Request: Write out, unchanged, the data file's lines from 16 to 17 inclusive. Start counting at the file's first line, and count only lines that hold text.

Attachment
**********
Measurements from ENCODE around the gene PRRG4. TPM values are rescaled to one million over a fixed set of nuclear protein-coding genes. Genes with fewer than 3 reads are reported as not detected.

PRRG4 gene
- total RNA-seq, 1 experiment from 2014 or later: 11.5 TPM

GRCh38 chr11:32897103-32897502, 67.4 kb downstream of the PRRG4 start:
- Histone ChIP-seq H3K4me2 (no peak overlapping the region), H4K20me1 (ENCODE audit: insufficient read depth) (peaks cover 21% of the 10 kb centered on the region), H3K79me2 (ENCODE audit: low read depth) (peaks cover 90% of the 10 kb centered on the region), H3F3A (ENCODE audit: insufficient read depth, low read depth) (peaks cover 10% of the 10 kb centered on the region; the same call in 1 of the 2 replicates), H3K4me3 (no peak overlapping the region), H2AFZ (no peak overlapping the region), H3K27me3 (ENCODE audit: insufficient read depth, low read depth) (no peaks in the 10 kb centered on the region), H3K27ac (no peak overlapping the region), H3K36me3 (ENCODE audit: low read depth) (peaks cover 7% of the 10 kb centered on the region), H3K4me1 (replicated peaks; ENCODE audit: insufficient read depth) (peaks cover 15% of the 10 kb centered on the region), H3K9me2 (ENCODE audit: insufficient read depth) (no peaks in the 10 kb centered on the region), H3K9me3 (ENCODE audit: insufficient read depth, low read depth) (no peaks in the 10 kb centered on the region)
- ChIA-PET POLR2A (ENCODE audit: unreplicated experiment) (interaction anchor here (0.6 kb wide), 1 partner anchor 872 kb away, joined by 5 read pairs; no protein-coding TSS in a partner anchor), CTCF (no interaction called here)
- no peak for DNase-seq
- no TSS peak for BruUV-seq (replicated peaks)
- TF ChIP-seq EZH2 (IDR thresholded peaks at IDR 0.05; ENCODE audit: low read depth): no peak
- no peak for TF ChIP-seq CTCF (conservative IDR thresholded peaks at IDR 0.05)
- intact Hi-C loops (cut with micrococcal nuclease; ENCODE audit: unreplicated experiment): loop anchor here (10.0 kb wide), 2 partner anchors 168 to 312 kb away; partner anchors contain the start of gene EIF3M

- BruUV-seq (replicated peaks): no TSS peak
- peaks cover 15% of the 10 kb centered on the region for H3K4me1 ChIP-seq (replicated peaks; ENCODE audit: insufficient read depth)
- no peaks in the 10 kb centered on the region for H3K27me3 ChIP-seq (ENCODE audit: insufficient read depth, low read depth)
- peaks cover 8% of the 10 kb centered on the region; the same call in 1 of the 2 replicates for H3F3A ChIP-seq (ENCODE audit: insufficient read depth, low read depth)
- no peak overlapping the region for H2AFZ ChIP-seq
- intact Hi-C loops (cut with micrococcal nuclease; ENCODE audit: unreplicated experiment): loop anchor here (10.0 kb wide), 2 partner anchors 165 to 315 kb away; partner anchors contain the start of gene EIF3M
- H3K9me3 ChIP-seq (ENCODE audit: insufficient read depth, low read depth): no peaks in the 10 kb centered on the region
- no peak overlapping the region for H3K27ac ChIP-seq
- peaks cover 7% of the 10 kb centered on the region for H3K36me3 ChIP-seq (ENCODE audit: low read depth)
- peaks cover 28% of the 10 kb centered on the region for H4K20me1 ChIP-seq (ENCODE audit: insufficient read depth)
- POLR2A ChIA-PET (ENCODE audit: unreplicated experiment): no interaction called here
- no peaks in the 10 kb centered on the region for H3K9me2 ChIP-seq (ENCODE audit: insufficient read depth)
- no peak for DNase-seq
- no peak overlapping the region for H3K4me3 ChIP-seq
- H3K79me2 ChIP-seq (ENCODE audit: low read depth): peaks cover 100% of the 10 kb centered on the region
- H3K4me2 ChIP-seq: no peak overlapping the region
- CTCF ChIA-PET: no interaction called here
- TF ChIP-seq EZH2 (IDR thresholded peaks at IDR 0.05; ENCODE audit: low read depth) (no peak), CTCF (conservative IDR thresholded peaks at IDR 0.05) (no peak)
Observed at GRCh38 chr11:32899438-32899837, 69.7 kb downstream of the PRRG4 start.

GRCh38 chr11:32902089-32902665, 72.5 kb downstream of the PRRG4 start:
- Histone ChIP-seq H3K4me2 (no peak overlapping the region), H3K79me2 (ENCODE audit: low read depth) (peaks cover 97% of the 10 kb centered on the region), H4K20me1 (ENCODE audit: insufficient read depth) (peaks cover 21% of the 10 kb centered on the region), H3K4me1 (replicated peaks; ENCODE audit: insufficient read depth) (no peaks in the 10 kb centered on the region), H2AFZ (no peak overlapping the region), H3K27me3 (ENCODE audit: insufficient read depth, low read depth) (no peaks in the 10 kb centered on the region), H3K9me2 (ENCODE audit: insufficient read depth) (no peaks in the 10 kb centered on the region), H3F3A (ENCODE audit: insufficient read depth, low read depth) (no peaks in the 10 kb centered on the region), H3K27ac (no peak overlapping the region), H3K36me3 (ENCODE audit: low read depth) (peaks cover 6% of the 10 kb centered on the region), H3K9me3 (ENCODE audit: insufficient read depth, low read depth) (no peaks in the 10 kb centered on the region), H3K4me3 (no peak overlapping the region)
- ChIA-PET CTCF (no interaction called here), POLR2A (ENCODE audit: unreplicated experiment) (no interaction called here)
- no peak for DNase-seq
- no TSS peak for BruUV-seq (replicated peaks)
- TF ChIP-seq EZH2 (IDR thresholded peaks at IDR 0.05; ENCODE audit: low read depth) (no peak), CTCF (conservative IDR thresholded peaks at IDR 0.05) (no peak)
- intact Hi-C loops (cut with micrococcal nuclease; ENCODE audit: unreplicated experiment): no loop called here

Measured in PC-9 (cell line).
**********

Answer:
- no peak overlapping the region for H2AFZ ChIP-seq
- intact Hi-C loops (cut with micrococcal nuclease; ENCODE audit: unreplicated experiment): loop anchor here (10.0 kb wide), 2 partner anchors 165 to 315 kb away; partner anchors contain the start of gene EIF3M